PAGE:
A Superior Court judge found that the Los Angeles City Council violated the Brown Act, California’s open government law, by not giving the public sufficient notice of a meeting during which they approved a shopping center development in South Los Angeles. -DB
January 12, 2010
By David Zahniser
A Superior Court judge tentatively ruled Monday that the Los Angeles City Council violated the state’s open meeting law by approving a 76,000-square-foot shopping center in South Los Angeles without giving the public sufficient advance notice.
The ruling will probably force the council to conduct a new vote on the project, which called for a supermarket and pharmacy at Slauson and Central avenues but drew strong opposition from the South Central Farmers Action Fund, a community group.
Judge James C. Chalfant said he would probably invalidate the Aug. 15, 2008, vote, which occurred during one of the council’s “special” meetings — the kind that can be called with just 24 hours’ notice. South Central Farmers, among others, said it did not receive notification in time to arrange testimony on its behalf.
“We couldn’t mobilize to present our concerns about the project” the last time, said Tezozomoc, a representative of the farmers group.
Councilwoman Jan Perry, a proponent of the project, said she would favor a revote if one is required by the court.
Tezozomoc, who has criticized the city’s use of taxpayer dollars to develop the project, said he hoped to get at least 15 people to City Hall to weigh in if a new vote is held.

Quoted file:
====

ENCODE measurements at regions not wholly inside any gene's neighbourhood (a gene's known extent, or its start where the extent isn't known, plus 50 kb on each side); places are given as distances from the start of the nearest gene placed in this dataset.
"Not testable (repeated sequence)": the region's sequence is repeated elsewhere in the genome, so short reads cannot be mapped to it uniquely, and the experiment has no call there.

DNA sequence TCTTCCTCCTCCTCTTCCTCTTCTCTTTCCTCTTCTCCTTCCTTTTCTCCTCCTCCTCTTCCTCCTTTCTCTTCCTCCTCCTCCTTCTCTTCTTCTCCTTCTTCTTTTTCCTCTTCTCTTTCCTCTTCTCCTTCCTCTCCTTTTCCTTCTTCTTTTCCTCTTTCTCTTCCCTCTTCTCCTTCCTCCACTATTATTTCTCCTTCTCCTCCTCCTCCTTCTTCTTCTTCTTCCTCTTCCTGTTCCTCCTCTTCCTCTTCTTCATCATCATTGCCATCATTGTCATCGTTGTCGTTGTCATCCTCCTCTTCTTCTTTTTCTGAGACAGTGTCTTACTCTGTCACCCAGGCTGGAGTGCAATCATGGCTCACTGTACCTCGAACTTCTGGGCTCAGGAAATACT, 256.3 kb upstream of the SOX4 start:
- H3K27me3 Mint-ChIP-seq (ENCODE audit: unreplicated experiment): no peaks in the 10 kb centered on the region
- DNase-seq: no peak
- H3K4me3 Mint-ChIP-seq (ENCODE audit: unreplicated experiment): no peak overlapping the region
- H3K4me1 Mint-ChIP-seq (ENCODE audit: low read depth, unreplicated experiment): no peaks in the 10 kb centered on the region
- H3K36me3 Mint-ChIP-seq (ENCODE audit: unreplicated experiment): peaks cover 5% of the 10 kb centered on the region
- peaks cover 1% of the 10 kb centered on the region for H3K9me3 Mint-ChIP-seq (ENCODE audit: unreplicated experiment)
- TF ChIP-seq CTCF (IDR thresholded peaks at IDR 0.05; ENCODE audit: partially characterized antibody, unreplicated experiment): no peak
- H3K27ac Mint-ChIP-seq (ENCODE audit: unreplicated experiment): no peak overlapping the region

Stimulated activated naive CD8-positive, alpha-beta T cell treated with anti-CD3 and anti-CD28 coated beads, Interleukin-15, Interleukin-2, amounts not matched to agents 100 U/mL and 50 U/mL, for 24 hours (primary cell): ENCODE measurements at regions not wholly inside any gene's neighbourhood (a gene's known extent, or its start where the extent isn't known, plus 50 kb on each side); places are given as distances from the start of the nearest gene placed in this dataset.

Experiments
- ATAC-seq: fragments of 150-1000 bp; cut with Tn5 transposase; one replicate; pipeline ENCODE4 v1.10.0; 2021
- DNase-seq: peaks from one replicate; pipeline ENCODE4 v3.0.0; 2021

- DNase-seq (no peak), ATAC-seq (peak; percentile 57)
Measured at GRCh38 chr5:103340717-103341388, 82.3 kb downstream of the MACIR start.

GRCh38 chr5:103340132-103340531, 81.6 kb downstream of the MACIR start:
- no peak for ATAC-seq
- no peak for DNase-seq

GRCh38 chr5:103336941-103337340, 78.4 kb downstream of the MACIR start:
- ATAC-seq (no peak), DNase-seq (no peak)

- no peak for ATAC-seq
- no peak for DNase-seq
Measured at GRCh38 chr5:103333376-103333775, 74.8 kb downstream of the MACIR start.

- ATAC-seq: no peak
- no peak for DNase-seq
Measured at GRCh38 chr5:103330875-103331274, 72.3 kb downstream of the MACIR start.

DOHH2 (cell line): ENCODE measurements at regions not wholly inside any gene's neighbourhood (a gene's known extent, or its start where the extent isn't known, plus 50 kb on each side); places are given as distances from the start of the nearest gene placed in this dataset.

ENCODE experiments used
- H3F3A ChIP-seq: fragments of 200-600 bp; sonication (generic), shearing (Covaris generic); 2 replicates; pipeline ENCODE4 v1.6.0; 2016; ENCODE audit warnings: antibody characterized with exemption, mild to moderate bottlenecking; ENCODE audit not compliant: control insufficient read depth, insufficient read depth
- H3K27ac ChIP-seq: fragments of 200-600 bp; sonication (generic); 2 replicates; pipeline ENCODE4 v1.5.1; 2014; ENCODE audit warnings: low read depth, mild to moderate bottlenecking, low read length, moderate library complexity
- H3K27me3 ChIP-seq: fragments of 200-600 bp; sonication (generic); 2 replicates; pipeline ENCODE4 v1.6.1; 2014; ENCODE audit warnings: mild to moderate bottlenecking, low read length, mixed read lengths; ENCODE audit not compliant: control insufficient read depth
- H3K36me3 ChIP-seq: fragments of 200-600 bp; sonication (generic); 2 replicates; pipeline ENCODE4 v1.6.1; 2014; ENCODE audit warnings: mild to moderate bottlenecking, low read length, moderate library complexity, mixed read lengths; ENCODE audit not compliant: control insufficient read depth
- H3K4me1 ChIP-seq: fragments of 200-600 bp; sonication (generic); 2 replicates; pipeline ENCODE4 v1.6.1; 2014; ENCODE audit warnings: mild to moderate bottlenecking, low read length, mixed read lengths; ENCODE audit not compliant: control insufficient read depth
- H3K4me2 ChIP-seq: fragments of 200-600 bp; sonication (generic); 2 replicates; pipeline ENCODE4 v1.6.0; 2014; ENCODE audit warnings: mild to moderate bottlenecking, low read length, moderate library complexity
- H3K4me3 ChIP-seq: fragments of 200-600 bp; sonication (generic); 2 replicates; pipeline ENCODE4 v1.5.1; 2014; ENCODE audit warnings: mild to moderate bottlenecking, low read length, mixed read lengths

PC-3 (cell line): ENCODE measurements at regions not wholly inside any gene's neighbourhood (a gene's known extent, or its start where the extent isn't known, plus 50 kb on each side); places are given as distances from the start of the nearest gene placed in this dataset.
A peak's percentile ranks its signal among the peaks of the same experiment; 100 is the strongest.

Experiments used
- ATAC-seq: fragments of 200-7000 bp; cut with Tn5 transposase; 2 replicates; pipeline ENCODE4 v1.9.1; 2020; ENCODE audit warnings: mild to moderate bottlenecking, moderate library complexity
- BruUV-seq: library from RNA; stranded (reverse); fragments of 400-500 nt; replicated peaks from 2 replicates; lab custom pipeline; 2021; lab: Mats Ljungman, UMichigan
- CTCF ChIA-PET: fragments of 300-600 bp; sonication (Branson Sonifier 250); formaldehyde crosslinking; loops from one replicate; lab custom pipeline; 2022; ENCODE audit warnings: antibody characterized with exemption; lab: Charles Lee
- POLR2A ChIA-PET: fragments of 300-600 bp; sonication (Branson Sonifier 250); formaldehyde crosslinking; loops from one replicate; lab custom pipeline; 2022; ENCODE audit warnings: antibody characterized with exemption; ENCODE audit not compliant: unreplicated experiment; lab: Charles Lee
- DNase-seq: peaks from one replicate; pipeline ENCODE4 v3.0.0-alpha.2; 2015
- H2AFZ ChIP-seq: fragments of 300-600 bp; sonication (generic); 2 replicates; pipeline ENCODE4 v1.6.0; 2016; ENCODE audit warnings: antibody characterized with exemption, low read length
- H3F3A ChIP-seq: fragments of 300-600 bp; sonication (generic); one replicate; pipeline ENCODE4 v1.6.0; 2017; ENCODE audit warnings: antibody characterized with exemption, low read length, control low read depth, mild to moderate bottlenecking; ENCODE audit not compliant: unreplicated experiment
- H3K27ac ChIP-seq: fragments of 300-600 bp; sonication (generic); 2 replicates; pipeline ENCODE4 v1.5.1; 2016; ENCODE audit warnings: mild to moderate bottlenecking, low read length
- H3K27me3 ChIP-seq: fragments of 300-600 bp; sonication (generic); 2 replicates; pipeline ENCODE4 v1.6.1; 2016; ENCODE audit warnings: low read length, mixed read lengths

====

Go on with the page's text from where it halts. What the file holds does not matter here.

The lawsuit took particular aim at the council’s reliance on so-called special meetings, which are typically added to the council’s calendar one day before a meeting.
Under the state’s open meeting law, regular meetings require at least 72 hours’ notice.
Robert P. Silverstein, a lawyer for the plaintiffs, had argued that the council cannot “cheat the public” out of the 72-hour notice period.
He also said the council had conducted special meetings on nearly half of the days that it met in 2007 and 2008.
Chalfant said the city had a right to hold special meetings. But he also concluded that the council violated state law by convening its special session in the middle of its regular Aug. 15 meeting.
Chalfant found that the city had prepared an inaccurate journal of its proceedings, using “an imaginary adjournment vote” to describe the end of its special meeting.
He also said an agenda item dealing with the shopping center project was too vague and should have provided more information.
Copyright 2010 The Los Angeles Times